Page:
For years, public relations professionals have known the power of brand advocacy. But in the digital age, brand advocacy is becoming the responsibility of nearly every type of digital marketer.
Whether you're working on a search marketing campaign or overseeing a client's display strategy, you must understand and believe in brand advocacy.
A recent eMarketer report, "Brand Advocates: Scaling Social Media Word-of-Mouth," was a timely addition to marketers' libraries. The report highlights the stunning growth of brand advocacy over the last five years, provides helpful tips companies can use to cultivate brand advocates, and explains how to avoid annoying those who most appreciate your brand.
The report's executive summary sums up what most marketers already know: "Brand advocacy is becoming a critical part of the social media marketing mix."
But there's more that underlies successful brand advocacy campaigns. Consumers don't just like a brand and comment about it on social networks for fun. As eMarketer reports, consumers like brands because many want to see their favorite brands succeed. That can have powerful positive effects on companies—if they respect and use their brand advocates properly.
One interesting point from the report is while brand advocates are interested in companies' content, their loyalty to a brand is more important. A CMO Council study found that brand loyalty (48 percent) was far more important to brand advocates than whether a company had great content on social networks (30 percent). This suggests great content is helpful, but it's more important to be a brand your customers are proud to associate with.
What makes a successful brand advocacy program? Who are these "brand advocates"? Let's take a look:
eMarketer defines brand advocates as consumers who "use social media to not only interact with brand pages, but also to actively promote the brands, products and services they love." They provide valuable insight to marketers about what is—and isn't—working with a brand's products and services, and how people perceive the brand outside its four corporate walls.
What brand advocates do
1. Frequently recommend products and services. According to Zuberance, 38 percent of brand advocates recommend a brand about once a month, while 12 percent do so several times a week.
2. Educate other consumers. As I noted earlier, brand advocates aren't just in it for themselves—most of them, at least. Market-research company TNA found that the No. 1 reason people write about brands online is to offer advice. They want to help their fellow consumers make more informed decisions.
3. Interact with brands and other consumers on brand pages. Brand advocates don't just comment online about brands. They actively participate in companies' online activities. Find ways to target brand advocates beyond just Facebook likes and Twitter mentions.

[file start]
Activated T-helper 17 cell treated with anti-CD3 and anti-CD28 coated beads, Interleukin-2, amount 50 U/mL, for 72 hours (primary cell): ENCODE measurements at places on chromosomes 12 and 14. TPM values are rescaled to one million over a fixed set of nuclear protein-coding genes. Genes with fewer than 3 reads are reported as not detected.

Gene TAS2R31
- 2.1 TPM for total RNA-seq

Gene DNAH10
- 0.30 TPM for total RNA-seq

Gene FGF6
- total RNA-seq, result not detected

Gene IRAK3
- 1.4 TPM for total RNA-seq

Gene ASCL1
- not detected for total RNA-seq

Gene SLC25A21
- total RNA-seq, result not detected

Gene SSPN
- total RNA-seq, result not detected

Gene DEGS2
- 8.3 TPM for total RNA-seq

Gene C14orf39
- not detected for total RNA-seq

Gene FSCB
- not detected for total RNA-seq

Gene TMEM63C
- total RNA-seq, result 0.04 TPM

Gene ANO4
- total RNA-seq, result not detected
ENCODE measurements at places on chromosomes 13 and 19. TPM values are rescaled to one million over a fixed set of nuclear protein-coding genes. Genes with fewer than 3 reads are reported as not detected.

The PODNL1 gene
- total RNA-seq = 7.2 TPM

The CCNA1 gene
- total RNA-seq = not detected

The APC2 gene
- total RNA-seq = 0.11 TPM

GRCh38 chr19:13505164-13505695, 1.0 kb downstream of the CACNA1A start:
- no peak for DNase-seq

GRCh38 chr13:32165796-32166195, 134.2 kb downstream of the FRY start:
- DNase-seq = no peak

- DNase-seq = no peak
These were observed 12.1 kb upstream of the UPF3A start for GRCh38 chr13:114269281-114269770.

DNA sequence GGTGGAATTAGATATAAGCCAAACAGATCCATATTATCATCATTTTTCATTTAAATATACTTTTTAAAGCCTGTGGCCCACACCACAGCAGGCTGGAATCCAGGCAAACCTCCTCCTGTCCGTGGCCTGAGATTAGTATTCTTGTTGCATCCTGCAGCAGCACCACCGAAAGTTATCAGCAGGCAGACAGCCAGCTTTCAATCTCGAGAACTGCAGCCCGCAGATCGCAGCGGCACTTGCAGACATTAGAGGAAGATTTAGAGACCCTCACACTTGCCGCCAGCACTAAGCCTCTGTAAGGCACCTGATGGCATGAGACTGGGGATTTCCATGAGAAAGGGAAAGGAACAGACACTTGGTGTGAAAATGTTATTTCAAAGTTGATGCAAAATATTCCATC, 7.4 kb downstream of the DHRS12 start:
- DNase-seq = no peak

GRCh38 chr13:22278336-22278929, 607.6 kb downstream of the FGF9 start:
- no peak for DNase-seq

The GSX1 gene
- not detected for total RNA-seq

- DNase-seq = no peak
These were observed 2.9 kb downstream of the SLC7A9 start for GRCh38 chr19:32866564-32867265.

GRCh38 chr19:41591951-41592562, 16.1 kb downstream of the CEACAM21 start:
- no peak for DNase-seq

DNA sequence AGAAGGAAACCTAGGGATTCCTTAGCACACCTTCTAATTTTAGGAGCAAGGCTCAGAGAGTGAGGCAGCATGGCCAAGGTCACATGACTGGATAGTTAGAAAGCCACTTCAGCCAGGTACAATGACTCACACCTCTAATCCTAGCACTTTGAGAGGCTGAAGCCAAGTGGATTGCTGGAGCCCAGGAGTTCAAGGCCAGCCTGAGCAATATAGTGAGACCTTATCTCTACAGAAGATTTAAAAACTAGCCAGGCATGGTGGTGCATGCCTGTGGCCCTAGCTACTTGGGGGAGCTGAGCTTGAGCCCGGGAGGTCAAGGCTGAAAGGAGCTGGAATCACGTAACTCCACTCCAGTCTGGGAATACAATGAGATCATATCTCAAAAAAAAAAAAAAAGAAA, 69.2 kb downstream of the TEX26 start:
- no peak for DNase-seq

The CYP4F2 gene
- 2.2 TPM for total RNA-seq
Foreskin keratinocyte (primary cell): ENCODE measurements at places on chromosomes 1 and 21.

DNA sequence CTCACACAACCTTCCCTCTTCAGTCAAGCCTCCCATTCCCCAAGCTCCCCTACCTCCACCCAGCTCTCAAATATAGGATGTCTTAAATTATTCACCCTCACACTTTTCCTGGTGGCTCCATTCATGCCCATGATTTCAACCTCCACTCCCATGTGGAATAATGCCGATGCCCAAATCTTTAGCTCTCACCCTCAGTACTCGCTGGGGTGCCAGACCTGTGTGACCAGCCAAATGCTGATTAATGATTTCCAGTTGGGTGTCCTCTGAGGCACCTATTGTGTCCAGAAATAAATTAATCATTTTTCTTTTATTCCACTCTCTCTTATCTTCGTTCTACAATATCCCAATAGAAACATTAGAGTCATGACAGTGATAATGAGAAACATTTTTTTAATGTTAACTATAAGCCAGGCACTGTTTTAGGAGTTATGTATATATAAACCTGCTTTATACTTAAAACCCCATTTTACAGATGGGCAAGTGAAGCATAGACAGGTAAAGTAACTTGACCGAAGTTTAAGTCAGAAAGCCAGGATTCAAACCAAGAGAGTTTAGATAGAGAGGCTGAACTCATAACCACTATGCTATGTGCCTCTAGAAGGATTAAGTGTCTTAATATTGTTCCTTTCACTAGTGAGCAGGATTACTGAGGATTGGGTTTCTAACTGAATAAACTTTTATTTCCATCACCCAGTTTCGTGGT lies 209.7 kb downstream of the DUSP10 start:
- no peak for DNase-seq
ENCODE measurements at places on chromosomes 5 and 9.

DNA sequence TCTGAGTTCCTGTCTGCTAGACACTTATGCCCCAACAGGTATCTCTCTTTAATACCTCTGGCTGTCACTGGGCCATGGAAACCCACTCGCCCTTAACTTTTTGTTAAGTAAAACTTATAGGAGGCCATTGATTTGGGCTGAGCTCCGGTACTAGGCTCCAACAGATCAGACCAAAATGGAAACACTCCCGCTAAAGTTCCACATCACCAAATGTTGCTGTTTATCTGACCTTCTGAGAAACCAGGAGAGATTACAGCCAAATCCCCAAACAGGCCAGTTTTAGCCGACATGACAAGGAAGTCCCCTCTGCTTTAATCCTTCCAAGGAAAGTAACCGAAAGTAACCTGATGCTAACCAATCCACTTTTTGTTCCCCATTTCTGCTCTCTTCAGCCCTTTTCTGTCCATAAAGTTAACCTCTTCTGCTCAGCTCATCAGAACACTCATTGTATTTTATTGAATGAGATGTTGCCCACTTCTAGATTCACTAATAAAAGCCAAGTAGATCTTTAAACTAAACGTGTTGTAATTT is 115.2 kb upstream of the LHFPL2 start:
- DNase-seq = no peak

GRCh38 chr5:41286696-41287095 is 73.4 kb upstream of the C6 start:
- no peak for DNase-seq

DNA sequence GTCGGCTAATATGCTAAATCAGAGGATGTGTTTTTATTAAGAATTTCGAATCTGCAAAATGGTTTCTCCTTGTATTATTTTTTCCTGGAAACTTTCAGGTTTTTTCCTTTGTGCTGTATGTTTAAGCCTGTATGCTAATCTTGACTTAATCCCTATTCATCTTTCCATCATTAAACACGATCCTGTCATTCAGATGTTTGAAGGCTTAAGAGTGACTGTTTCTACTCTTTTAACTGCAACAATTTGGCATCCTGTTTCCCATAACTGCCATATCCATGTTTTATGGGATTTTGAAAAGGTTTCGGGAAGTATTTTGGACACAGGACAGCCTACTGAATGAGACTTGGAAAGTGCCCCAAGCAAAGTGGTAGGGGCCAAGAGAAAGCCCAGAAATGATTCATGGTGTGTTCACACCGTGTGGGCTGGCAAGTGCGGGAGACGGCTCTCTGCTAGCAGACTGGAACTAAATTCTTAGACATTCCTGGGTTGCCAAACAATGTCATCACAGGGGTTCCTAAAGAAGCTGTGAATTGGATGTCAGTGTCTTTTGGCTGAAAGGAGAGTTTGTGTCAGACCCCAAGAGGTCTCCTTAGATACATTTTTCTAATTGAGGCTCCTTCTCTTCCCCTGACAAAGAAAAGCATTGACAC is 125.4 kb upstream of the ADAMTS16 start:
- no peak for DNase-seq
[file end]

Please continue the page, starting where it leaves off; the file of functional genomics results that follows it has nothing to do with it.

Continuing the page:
Recognize brand advocates
eMarketer offers a great list of eight attributes marketers can use to recognize brand advocates:
1. They're young. eMarketer forecasts that 52.7 percent of social network users in the U.S. will be under the age of 35 in 2012. Build a strong base of young brand advocates now to pave the way for powerful brand advocacy in the future, as those millennial consumers will become more affluent and ingrained in purchasing habits in the years ahead.
2. They're helpful to others. This may be the most valuable—or detrimental—aspect of a corporate brand advocacy program. It's not a stretch to say brand advocates can make or break some companies. Marketers shouldn't discount their value, strength-of-voice, and ability to influence others.
3. They want to see brands succeed. Your company's online advocates want you to succeed. Marketers need to develop strategies that help those advocates spread the word about a brand's success.
4. They're active offline, too. They talk up your brand no matter where they are. Think of ways to tie online marketing campaigns into offline campaigns, and vice versa.
5. They make brands part of their online persona. They feel a connection to your brand that extends into how they represent themselves online. Find ways to feed this connection through programs like "Virtual CMO for a Day," and other persona-based advocacy programs.
6. They use social media more than the average consumer. There's no surprise here, but marketers report that despite brand advocates' preference for social media, they find it difficult to get brand advocates to talk about the brand on social media in a way that matches their desired brand attributes.
7. They're influenced by social media.
8. They're moms and dads. Don't just settle for the common perception that your brand's advocates have to be young and technologically savvy. A brand advocate can come from anywhere and be any age. Marketers need to cultivate all potential advocates across multiple verticals and demographics.
What's the best way to reach, engage and cultivate brand advocates? Have a strategy.
Don't just rely on one program for all your brand advocates. Figure out how different groups respond to different promotions and communications, and develop distinct campaigns.
In the digital age, brand advocates have asserted themselves as powerful forces in the consumer-marketing space. Marketers need to recognize and respect their value, and develop sophisticated digital marketing campaigns that combine offline incentives with online recognition and feedback opportunities.
Keith Trivitt is the director of marketing and communications at MediaWhiz. A version of this article originally appeared on the MediaWhiz blog.